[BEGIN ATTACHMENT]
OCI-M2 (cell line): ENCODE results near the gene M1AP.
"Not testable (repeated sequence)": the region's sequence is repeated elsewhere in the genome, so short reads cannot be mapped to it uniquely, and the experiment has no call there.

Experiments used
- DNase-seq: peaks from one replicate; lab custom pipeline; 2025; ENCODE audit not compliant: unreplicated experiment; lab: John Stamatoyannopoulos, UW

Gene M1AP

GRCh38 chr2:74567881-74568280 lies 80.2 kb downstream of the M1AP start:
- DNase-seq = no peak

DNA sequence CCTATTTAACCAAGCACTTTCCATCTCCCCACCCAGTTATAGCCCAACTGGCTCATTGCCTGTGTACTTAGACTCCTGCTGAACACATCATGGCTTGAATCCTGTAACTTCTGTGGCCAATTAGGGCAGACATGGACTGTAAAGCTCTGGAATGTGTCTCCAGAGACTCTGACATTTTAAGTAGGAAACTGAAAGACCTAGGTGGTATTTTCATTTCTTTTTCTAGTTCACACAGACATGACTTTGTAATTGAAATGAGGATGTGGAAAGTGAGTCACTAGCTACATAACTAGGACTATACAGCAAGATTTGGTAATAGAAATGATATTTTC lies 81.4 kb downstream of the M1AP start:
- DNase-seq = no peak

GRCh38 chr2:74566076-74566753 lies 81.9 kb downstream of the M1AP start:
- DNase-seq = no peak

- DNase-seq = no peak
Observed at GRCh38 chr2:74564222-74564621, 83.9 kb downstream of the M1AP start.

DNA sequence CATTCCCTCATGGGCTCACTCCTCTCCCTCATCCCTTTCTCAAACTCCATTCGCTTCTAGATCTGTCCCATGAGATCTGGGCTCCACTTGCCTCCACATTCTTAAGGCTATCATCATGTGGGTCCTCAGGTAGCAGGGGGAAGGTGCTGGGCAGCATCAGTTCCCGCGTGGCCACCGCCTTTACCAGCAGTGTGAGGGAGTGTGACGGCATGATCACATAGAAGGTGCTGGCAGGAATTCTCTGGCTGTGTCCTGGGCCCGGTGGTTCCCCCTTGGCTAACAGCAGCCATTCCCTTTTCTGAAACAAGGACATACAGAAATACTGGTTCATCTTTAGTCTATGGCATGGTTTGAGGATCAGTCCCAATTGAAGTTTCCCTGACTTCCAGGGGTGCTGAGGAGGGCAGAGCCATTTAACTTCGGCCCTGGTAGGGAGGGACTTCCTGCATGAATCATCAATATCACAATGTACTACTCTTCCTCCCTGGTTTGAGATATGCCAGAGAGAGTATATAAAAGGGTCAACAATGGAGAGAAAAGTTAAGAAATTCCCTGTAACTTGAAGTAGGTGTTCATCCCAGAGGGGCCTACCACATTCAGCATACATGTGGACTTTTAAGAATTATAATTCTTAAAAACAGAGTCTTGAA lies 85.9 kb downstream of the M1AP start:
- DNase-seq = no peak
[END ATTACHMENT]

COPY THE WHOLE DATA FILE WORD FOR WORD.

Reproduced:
OCI-M2 (cell line): ENCODE results near the gene M1AP.
"Not testable (repeated sequence)": the region's sequence is repeated elsewhere in the genome, so short reads cannot be mapped to it uniquely, and the experiment has no call there.

Experiments used
- DNase-seq: peaks from one replicate; lab custom pipeline; 2025; ENCODE audit not compliant: unreplicated experiment; lab: John Stamatoyannopoulos, UW

Gene M1AP

GRCh38 chr2:74567881-74568280 lies 80.2 kb downstream of the M1AP start:
- DNase-seq = no peak

DNA sequence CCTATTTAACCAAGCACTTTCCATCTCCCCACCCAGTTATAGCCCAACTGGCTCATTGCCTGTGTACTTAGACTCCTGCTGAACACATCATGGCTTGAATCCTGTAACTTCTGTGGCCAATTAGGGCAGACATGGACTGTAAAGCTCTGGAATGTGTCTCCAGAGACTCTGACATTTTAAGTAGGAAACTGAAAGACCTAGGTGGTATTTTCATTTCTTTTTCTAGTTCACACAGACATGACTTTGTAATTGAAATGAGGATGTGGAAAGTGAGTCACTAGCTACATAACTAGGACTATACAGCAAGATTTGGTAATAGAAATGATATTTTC lies 81.4 kb downstream of the M1AP start:
- DNase-seq = no peak

GRCh38 chr2:74566076-74566753 lies 81.9 kb downstream of the M1AP start:
- DNase-seq = no peak

- DNase-seq = no peak
Observed at GRCh38 chr2:74564222-74564621, 83.9 kb downstream of the M1AP start.

DNA sequence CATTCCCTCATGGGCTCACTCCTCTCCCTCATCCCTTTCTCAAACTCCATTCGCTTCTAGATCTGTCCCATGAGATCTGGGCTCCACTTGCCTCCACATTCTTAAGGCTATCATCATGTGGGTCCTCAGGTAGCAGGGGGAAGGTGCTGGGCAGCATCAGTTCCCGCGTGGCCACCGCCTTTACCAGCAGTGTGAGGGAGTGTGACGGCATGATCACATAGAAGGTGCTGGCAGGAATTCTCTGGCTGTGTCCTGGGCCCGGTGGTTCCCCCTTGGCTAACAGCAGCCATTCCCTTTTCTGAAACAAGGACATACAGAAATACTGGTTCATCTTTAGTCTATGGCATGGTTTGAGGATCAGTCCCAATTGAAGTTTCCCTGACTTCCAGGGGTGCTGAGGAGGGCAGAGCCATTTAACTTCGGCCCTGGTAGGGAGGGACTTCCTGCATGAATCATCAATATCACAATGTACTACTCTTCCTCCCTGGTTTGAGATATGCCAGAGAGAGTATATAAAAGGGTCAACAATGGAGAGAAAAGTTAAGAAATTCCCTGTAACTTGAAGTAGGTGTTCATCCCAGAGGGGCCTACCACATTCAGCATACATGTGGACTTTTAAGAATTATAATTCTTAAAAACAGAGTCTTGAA lies 85.9 kb downstream of the M1AP start:
- DNase-seq = no peak